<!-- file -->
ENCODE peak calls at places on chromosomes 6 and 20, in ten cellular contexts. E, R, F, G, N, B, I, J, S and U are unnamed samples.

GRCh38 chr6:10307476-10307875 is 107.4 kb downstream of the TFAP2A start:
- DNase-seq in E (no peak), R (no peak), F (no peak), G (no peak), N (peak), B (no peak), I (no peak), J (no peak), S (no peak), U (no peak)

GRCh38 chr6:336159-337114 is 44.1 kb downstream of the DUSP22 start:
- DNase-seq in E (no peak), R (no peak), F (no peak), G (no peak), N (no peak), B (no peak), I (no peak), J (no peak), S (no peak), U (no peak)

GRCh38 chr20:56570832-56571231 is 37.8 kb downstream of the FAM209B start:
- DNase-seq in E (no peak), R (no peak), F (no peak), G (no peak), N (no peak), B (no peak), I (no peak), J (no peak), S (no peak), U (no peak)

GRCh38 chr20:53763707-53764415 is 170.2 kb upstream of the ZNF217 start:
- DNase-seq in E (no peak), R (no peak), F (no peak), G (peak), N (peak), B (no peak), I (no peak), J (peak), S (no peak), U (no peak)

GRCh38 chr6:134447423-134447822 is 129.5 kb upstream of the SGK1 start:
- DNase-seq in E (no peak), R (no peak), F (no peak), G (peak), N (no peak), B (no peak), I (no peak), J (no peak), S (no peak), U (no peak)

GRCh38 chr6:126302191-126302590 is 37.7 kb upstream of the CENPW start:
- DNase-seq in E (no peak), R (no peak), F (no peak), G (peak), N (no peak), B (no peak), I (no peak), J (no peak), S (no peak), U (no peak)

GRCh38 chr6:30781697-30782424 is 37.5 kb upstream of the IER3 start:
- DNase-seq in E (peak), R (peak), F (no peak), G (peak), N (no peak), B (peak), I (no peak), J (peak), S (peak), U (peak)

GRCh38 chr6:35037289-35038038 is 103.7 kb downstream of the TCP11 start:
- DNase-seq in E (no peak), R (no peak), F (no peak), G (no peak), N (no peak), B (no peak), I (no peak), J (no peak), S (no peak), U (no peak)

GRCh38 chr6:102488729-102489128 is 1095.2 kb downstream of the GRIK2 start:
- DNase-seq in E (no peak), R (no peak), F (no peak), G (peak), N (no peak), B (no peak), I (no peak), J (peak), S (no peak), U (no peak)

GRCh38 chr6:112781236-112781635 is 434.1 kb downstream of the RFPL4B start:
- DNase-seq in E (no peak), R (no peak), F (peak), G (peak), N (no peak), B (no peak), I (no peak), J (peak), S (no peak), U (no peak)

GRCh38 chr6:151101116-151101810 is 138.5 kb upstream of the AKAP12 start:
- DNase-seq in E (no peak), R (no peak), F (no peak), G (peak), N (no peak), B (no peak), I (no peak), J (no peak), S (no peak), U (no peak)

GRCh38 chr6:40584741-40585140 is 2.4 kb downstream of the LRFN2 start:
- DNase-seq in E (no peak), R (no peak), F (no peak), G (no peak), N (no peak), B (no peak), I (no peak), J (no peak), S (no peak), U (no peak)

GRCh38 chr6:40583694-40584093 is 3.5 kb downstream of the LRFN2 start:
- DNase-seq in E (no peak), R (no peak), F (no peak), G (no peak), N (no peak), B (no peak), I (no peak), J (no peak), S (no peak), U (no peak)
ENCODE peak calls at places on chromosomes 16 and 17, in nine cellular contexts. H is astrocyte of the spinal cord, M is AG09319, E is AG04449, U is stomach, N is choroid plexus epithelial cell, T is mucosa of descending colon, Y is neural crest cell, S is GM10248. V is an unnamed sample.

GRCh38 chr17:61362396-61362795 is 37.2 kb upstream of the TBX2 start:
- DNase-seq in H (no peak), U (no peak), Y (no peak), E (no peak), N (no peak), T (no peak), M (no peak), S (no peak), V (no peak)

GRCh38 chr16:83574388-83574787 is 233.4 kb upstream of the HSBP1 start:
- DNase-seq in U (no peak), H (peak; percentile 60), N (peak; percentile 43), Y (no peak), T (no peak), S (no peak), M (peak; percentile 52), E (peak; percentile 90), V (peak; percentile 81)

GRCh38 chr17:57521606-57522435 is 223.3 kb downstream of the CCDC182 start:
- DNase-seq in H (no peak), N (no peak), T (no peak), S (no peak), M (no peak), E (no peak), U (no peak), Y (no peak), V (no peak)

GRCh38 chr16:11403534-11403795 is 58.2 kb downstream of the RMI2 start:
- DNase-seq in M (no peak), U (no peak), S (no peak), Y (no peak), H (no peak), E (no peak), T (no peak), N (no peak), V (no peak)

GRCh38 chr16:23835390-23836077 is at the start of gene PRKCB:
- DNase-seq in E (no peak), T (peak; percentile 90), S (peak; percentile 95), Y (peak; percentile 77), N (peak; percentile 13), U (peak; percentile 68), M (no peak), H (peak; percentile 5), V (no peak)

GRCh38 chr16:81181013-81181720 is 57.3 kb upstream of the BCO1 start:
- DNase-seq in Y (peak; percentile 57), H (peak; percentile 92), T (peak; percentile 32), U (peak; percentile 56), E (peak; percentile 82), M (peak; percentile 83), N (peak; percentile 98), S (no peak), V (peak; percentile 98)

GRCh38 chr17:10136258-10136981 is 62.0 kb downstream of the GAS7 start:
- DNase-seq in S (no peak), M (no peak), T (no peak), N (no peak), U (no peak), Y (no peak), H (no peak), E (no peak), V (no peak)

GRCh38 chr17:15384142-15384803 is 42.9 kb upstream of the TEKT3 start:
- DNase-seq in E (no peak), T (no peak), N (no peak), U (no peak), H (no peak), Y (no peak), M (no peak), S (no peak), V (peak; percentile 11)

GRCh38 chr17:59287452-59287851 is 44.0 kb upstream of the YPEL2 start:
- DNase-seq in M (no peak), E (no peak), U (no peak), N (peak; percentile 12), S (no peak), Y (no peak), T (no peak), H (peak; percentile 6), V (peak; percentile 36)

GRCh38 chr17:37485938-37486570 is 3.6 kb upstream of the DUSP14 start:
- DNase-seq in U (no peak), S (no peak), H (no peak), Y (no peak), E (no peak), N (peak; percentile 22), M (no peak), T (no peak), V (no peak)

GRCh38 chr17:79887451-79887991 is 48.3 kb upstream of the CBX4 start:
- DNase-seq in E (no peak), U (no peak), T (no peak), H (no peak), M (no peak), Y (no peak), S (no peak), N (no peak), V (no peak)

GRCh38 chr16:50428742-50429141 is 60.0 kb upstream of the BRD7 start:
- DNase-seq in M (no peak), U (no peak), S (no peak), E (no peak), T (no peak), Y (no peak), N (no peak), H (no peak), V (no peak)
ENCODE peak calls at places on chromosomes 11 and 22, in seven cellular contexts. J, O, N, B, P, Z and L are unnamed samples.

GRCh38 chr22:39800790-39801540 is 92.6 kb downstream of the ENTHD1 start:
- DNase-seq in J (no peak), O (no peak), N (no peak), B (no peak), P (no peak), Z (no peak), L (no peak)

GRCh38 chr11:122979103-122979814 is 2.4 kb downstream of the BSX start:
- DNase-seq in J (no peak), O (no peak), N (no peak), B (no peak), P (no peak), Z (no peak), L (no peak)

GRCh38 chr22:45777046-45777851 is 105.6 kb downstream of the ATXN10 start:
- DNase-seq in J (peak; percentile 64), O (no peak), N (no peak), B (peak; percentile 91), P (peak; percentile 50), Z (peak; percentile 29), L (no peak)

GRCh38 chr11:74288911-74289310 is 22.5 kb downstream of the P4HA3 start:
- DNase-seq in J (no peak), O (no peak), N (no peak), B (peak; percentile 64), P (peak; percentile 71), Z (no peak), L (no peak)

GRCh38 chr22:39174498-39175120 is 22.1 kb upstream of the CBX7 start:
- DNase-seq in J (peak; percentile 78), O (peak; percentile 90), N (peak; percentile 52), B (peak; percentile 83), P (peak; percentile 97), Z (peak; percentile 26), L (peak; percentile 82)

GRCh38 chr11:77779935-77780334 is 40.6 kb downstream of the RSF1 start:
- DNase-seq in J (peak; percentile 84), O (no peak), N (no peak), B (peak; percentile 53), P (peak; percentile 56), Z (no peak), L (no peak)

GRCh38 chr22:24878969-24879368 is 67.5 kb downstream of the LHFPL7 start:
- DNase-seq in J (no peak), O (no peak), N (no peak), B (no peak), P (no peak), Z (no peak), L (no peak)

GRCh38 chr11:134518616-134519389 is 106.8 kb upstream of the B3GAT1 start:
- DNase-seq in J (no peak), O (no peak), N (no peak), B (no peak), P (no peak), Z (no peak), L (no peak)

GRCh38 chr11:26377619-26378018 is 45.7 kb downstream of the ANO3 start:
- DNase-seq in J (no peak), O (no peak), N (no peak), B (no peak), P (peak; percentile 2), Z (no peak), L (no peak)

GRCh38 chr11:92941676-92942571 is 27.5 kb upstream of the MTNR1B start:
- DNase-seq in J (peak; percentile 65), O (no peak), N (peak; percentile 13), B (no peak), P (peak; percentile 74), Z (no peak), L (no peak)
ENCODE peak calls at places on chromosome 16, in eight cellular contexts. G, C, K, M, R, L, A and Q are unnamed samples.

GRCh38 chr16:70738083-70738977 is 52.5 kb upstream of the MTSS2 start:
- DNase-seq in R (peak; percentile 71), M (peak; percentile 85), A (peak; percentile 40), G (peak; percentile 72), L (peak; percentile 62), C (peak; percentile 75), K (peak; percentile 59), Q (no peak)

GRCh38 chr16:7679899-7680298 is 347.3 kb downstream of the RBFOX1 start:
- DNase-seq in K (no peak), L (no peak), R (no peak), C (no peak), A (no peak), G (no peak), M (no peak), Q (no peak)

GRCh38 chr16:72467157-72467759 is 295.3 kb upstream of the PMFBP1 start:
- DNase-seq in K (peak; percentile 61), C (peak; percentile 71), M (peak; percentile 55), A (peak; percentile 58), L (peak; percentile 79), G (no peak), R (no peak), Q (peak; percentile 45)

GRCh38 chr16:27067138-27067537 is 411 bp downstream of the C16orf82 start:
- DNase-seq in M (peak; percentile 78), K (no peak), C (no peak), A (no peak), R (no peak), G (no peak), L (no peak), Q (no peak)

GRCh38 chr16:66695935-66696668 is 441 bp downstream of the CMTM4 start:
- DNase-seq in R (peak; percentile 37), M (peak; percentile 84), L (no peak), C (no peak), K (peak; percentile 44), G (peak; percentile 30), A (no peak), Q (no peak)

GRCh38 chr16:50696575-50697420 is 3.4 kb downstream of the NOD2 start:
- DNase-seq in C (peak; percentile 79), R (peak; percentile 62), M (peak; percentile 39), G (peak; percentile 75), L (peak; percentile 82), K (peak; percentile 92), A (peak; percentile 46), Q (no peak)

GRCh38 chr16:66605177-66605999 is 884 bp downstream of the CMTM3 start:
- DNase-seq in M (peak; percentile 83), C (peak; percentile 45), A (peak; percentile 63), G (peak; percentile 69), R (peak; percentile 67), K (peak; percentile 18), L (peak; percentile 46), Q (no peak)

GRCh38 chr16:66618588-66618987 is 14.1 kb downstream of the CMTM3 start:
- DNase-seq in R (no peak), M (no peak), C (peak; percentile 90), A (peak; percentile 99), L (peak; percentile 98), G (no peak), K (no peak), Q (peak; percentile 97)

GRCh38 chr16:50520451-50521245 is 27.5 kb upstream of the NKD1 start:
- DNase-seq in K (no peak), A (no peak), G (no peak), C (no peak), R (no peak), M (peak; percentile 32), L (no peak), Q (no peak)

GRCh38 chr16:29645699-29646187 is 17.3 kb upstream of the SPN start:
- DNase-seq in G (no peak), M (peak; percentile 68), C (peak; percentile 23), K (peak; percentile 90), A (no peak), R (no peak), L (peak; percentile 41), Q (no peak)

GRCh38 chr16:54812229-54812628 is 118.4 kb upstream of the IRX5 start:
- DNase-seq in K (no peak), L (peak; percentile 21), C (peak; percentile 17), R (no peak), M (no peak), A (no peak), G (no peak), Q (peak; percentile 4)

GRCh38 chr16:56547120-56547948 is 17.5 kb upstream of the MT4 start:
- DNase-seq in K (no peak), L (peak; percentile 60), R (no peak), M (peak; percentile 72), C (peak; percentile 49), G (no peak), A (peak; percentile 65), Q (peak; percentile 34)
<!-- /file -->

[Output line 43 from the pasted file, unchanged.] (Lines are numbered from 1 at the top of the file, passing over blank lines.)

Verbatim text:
GRCh38 chr17:15384142-15384803 is 42.9 kb upstream of the TEKT3 start: